5 Min Read
NEW YORK (Reuters) - On Broadway, bad press doesn't necessarily spell failure, and the struggling "Spider-Man" musical is still luring tourists and theater goers into seats as it deals with persistent technical problems.
The ambitious, high-tech $65 million musical -- the most expensive Broadway show ever -- has endured four delays in its opening and four injuries to its cast. By some accounts, it is shaping up as the biggest entertainment flop since Kevin Costner's movie "Waterworld" or Warren Beatty's "Ishtar."
This week the latest mishap involved a stuntman falling off a high platform and being hospitalized with broken ribs. It marked a new low point for "Spider-Man: Turn Off the Dark" as a show was canceled and New York officials caused new safety measures to be put in place.
But through all the bad buzz, ticket sales for the musical, written by U2's Bono and The Edge, during preview performances have remained strong. And Broadway, perhaps more than any other entertainment genre, has a history of overcoming bad reviews and turning profits for tourist-friendly, big-budget shows.
Seth Gelblum, an entertainment lawyer who represents the show's director and co-creator Julie Taymor, as well as three major financiers, said investors were not jittery and predicted the key audience, tourists, would not be turned off.
There is precedent for Gelblum's confidence. Hit musicals such as "The Addams Family," "Wicked" and "The Phantom of the Opera" experienced problems in previews, underwent changes, then succeeded with long, profitable runs.
Still, some industry watchers predict the demise of "Spider-Man," including New York Post columnist Michael Riedel, who said that even when the acrobatics work, the show suffers from a lack of leadership, a confusing story and bad music.
"I would say that this is the epic disaster on Broadway of all time. There have been flops before, expensive flops," he told Reuters, noting Rosie O'Donnell and Boy George's "Taboo" a few seasons back.
"But nothing has been at this level of danger certainly, this level of chaos, this level of expense and indeed this level of media attention. I think the world press has focused on 'Spider-Man' because the show is on the brink of absolute catastrophe every night."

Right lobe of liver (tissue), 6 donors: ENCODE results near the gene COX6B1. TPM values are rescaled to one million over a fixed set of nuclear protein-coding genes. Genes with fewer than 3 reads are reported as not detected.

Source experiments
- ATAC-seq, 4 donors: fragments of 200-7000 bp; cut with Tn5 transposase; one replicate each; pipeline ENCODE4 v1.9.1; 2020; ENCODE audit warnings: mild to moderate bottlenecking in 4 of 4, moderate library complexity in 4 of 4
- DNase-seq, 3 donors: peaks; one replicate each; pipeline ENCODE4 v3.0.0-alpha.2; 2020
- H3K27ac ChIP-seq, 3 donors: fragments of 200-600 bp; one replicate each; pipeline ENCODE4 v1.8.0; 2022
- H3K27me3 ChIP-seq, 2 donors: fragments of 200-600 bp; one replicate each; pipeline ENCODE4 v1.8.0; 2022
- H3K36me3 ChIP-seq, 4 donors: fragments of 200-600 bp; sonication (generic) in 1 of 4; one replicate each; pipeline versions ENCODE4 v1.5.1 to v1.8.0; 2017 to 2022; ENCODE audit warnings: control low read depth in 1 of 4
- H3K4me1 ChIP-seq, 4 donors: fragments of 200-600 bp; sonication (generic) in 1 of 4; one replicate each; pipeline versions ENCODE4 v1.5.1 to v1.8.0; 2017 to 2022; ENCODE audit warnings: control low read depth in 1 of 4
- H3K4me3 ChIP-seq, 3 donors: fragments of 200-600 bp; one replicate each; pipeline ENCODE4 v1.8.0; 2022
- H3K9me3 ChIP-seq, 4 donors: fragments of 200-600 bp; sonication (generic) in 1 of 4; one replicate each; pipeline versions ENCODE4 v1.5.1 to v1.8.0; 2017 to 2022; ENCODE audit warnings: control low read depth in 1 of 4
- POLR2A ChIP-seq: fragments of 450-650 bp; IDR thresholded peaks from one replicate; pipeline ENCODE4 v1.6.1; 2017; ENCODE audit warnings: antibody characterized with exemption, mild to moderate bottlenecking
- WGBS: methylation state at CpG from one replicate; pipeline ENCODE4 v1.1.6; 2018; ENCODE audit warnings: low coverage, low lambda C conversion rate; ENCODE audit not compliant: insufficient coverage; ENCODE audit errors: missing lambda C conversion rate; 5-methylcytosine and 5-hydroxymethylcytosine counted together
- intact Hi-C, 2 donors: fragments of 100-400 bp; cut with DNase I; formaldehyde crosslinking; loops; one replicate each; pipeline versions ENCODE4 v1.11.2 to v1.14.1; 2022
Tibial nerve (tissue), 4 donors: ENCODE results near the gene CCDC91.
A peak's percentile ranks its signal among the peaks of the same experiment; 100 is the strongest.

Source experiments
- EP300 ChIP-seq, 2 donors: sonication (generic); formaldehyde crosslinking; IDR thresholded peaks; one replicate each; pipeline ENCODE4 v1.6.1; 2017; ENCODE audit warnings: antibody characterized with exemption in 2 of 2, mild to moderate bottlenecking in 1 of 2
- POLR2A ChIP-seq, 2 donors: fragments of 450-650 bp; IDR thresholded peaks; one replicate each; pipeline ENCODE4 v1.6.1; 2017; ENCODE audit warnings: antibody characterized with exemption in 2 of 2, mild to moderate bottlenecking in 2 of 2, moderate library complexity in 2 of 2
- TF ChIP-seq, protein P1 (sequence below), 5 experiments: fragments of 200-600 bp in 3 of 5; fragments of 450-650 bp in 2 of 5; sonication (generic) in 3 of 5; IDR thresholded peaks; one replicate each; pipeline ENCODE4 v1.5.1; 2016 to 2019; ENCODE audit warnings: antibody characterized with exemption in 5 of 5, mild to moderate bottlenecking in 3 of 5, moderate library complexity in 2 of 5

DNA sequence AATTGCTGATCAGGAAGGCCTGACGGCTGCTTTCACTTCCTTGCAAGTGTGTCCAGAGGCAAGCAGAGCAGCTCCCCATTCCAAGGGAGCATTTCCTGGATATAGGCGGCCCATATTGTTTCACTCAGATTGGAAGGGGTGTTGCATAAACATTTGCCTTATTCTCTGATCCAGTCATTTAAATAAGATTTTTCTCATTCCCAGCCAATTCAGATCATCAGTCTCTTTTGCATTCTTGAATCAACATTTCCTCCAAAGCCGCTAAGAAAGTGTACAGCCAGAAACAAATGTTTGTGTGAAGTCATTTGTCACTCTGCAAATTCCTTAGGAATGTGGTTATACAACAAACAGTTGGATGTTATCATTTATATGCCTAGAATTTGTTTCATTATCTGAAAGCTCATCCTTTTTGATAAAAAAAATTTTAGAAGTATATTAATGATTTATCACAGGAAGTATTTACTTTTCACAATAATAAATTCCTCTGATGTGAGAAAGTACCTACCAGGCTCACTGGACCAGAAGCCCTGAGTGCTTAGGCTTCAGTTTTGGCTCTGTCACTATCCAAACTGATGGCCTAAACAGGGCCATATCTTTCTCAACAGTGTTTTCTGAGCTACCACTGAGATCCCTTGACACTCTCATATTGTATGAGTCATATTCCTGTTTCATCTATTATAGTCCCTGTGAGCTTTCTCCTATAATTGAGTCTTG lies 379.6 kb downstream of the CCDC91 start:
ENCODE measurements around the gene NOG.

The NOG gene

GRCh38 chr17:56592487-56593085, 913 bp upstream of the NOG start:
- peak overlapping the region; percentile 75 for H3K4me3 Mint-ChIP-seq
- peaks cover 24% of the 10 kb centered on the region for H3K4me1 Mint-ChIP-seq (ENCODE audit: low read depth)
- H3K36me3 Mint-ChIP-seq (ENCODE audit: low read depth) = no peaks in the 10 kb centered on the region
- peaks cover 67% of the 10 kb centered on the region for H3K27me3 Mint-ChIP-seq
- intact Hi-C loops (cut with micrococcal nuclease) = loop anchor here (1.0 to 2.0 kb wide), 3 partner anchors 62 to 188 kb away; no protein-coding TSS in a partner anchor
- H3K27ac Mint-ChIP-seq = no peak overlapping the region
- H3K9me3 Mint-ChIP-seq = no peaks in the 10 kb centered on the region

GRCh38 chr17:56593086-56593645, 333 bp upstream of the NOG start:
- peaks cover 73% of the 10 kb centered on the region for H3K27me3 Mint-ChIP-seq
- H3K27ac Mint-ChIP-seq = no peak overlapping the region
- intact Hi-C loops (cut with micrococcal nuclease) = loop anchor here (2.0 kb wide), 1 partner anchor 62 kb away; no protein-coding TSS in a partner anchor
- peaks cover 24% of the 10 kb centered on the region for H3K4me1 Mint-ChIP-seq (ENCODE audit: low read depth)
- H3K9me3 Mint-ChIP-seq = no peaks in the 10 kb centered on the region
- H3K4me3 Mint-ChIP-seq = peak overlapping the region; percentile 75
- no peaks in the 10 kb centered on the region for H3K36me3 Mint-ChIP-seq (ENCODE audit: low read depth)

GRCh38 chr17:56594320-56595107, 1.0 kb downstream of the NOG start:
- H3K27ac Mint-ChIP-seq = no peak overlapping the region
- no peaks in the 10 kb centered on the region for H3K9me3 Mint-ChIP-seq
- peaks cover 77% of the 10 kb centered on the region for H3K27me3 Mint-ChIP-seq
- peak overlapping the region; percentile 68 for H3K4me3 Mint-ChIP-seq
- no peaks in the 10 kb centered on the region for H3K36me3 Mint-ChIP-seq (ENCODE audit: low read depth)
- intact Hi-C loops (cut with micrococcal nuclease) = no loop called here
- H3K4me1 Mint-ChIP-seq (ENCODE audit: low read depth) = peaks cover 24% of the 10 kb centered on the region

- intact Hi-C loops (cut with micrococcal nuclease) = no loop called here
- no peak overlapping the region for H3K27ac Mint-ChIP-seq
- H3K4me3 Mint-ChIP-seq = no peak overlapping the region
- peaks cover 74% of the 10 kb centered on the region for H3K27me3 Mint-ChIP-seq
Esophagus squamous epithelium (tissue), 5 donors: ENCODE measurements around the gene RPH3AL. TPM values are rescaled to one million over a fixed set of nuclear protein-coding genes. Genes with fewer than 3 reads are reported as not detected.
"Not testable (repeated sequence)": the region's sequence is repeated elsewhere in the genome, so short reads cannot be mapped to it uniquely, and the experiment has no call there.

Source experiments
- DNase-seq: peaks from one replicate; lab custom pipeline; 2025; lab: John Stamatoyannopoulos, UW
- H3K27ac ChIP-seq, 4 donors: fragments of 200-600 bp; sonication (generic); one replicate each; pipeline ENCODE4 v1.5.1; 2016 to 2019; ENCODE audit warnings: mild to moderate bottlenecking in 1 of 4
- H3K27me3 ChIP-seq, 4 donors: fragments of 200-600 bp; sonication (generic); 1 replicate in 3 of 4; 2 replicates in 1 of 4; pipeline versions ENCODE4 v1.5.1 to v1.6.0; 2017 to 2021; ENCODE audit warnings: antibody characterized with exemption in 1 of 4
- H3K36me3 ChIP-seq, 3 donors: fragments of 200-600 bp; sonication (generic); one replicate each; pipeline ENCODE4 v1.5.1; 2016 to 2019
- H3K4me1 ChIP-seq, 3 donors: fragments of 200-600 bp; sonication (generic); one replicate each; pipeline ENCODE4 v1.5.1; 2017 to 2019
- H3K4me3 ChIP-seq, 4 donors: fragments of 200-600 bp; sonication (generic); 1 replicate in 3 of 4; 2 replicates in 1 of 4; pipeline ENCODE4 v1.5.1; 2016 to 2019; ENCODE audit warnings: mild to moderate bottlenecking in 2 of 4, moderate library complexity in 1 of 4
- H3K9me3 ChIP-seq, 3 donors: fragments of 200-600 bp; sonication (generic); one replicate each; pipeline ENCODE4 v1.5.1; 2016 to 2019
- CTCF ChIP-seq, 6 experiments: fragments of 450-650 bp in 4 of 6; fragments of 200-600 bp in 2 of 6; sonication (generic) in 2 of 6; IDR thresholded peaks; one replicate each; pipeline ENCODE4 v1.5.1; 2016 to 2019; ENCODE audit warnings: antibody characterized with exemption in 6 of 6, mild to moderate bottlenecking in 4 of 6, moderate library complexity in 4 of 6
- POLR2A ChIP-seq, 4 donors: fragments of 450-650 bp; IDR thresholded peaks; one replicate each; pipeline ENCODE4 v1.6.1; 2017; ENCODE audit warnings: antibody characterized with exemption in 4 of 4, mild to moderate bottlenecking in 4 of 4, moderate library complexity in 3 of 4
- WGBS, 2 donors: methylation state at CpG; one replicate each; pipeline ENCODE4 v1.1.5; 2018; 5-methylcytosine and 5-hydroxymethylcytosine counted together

Riedel believes the show will be closed and even if not, he sees a hard road ahead to make money given its huge cost.
While many Broadway shows expect to recoup their initial investment within the first 12 months, "Spider-Man" would take several years, making it a riskier proposition than most.
It was once thought to be a sure-fire hit would follow the same path as several successful movies based on the comic book crime fighter, and it had big names behind it -- Bono, The Edge and Taymor, who directed Broadway smash "The Lion King."
For those reasons and others, Gelblum remains bullish. He sees "Spider-Man" having a long run on the Great White Way.
"If this thing has a life like the big hits and it runs for seven or eight much less 12 or 15 years, the majority of that time will be in profit," said Gelblum.
In fact, even with lackluster press after its first previews in November, the show has been a sell out. It averaged around $180,000 per performance for five shows last week, making it among the highest-grossing productions on Broadway.
Serious dramas and quirky, low-budget musicals that attract a local audience feel a greater impact by influential reviews than big-budget blockbusters aimed at tourists.
"All big musicals must appeal to the tourist audience," said Gelblum. "It's word of mouth, it's attention -- that's what drives these big musicals."
Outside the theater, tourists were undeterred. Hugh Anderson traveled from upstate New York to see the show only to find it canceled. "I was just so excited, like a little boy on Christmas," he said. "We just hope to see it in the future. Hopefully, the show will open up and stop having problems."
The bad news also did not stop Dean Starnes, who traveled from California and had been following the show's ups and down. "With all the recent events, it's been even more intriguing to try and see if it's possible," he said.
Reporting by Christine Kearney, editing by Bob Tourtellotte